The privacy concerns have always been present around the technology, but until now the big companies have managed to mitigate most of the fears of the consumers, about the possibility that their private lives could be exposed. However, that is changing, thanks to earlier revelations that surround Amazon, Google and Apple, and now Microsoft joins the trend.
If you thought your Skype calls and the questions they do to Cortana were entirely private, you’re wrong, especially if you’ve ever used the function of language translation.
A recent report published by Motherboard shows documents, audio and screen captures that indicate that contract employees of Microsoft are listening to some Skype calls in Addition, also listen to questions and voice commands that the users give to Cortana, the intelligent assistant of the company.
Essentially, the Microsoft employees receive samples of the audio recording of some Skype calls (usually those that are made through the translation function of the application), as well as audio recordings of the voice commands to Cortana. With the Skype calls, it is expected that the contractors to help transcribe what they hear, either by choosing the best translation generated by Skype, or by adding your own translation.
Although the report of Motherboard mentions that the screen shots show that “the audio is handled as confidential information of Microsoft”, the problem here is that contractors can still hear conversations explicit and voice commands on the personal affairs completely private, including conversations that might involve confidential information, or even phone sex. In addition, the voice commands of Cortana could contain addresses and complete data, or personal consultation potentially embarrassing.
In addition, it does not appear that Microsoft has been completely transparent about this practice of review of the audio recording. And although in the section of frequently Asked Questions about the privacy of the translator of Skype is mentioned the collection and analysis of calls, there seems to be no mention of the fact that human translators are part of the “translation services” offers you the function of translator Skype.
In fact, Skype emphasizes that the collection of these conversations has the objective of helping to improve the “technology” behind its translation service, but does not go into detail about the people who are daily behind that technology: “To provide a conversation translated, the content of your communication is passing through our services of voice recognition and / or translation before being returned in the selected language”, you can read on the website of the company. “The translation in Skype is a new technology that will improve the more you use. To help the technology to learn and to grow, we check the automatic translations and retroalimentamos the corrections in the system, in order to build more effective services”. As you can see, nowhere mentions the involvement of people.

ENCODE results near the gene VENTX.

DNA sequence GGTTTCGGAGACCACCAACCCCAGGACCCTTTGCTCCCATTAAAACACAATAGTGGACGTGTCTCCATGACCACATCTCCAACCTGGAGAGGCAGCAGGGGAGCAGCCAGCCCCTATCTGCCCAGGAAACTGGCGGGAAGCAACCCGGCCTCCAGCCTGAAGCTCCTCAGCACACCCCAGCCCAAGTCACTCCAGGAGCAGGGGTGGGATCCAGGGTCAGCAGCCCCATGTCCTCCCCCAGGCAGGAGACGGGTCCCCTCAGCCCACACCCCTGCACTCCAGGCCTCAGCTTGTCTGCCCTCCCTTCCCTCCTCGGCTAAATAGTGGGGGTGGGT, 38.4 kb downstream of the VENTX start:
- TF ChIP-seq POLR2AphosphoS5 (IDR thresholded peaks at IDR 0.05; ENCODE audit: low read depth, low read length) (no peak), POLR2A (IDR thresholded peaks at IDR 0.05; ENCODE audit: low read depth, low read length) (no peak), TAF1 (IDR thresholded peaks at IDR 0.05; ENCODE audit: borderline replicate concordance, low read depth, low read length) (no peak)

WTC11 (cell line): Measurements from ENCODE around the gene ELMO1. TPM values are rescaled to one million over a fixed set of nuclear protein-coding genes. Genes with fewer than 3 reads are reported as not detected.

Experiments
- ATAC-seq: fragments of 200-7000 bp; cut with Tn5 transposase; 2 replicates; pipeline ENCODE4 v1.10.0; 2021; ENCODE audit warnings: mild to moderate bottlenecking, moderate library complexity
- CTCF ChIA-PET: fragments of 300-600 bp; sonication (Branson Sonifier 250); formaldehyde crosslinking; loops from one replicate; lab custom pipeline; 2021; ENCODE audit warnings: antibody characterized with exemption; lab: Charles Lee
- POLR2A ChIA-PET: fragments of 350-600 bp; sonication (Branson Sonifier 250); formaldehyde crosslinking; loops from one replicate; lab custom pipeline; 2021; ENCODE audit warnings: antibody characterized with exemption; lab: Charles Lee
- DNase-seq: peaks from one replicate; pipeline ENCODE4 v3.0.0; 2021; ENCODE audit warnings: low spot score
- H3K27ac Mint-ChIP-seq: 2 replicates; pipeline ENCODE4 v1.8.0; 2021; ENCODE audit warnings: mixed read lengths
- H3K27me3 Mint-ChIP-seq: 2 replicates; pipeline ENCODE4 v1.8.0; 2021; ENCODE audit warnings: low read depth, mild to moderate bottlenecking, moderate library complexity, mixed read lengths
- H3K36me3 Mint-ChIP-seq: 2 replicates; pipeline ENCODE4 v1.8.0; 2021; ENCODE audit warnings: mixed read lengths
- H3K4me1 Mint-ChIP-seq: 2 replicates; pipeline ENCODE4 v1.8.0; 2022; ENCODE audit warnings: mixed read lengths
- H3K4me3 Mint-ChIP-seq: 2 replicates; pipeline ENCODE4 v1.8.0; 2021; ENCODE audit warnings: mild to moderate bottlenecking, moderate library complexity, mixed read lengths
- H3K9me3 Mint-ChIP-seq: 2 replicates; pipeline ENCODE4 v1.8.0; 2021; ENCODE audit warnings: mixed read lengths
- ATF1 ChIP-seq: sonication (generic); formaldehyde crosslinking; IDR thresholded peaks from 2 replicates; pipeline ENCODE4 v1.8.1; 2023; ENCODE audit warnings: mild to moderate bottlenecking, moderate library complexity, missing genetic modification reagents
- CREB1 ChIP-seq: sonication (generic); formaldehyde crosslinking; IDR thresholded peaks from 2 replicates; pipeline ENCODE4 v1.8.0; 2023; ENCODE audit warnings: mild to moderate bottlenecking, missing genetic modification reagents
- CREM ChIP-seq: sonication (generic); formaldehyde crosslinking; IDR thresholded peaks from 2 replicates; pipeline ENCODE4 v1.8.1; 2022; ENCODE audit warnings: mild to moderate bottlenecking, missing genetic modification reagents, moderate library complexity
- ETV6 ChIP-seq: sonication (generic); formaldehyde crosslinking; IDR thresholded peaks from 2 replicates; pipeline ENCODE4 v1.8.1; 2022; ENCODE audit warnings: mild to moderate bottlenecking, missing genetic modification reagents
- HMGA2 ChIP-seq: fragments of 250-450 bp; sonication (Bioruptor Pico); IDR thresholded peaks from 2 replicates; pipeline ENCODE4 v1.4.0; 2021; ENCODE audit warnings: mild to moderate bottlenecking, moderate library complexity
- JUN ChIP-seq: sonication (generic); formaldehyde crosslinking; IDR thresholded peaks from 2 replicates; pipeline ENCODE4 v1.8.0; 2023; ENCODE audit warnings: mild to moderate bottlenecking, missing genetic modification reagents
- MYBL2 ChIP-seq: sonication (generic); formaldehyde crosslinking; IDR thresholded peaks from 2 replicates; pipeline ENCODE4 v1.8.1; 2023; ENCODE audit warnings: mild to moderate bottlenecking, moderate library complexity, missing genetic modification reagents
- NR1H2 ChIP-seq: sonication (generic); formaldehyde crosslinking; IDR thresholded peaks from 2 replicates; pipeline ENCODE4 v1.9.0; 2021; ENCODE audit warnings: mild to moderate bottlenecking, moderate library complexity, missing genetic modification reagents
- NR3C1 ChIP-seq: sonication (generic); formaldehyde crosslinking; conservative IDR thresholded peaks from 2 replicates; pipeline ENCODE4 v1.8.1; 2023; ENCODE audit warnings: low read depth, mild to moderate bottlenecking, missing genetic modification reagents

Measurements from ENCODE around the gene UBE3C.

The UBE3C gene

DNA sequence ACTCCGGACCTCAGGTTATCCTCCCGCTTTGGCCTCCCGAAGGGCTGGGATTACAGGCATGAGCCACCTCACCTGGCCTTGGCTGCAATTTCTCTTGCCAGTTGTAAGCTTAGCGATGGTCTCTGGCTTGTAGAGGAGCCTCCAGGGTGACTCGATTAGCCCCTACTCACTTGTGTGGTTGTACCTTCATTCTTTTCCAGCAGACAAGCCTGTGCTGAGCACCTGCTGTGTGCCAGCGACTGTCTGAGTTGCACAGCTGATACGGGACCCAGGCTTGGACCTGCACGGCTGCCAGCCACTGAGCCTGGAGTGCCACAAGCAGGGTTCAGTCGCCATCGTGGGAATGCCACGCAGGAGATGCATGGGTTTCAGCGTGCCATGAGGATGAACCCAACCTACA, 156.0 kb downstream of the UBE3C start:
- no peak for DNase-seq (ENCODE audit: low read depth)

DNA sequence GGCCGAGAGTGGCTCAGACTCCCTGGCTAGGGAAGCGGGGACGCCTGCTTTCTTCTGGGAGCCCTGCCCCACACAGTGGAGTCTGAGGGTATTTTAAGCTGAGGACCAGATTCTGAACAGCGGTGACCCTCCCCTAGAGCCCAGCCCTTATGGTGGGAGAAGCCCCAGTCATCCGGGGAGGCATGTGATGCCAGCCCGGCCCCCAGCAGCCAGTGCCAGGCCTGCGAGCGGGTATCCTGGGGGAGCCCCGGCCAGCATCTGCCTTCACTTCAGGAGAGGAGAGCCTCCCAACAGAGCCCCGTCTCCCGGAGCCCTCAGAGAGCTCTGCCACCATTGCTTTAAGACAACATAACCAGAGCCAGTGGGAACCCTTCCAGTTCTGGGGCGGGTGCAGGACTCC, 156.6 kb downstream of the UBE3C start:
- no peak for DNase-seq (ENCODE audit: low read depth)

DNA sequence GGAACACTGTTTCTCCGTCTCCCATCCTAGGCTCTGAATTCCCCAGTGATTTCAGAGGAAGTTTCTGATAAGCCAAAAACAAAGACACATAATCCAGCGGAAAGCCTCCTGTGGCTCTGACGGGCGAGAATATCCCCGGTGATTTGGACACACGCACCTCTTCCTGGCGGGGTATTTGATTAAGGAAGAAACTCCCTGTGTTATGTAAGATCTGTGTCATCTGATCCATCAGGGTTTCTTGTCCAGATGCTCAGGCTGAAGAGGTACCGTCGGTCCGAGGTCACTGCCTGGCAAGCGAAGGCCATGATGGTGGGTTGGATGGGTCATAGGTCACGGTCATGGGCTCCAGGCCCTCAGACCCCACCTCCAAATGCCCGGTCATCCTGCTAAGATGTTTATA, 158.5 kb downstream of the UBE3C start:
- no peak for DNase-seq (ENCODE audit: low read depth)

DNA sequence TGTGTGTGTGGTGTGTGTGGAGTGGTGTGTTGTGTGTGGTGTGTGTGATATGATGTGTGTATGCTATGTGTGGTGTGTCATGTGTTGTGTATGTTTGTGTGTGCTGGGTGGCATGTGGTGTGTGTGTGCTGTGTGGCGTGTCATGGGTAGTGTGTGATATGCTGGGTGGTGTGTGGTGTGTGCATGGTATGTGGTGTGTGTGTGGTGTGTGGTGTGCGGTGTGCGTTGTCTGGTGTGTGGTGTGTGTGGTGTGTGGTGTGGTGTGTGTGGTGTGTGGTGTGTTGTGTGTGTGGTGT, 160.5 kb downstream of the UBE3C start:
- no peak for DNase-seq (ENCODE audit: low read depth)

What says Microsoft?
Microsoft issued a statement to the Motherboard with respect to the use of these audio recordings and why it collects these recordings, claiming that he was transparent about this practice and to “obtain the permission of customers before collecting and using their data a voice.”
The company also outlined the steps it has taken to ensure the privacy of its users in order to participate in this practice, including the de-identification of data, confidentiality agreements with the suppliers and their employees, and the requirement that they comply with the highest standards of privacy established. “We continue to revise the way in which we manage the voice data to make sure that the choices are as clear as possible to customers and provide strong protections of privacy,” says the statement. The report of Motherboard he also mentioned that Microsoft said that the contractors could only access the audio data through an online portal is safe.”
This situation is the fact that Apple, Google, Amazon, and other tech giants also confirmed that they employ human workers to listen to the recordings of the interactions of its users with their intelligent assistants.
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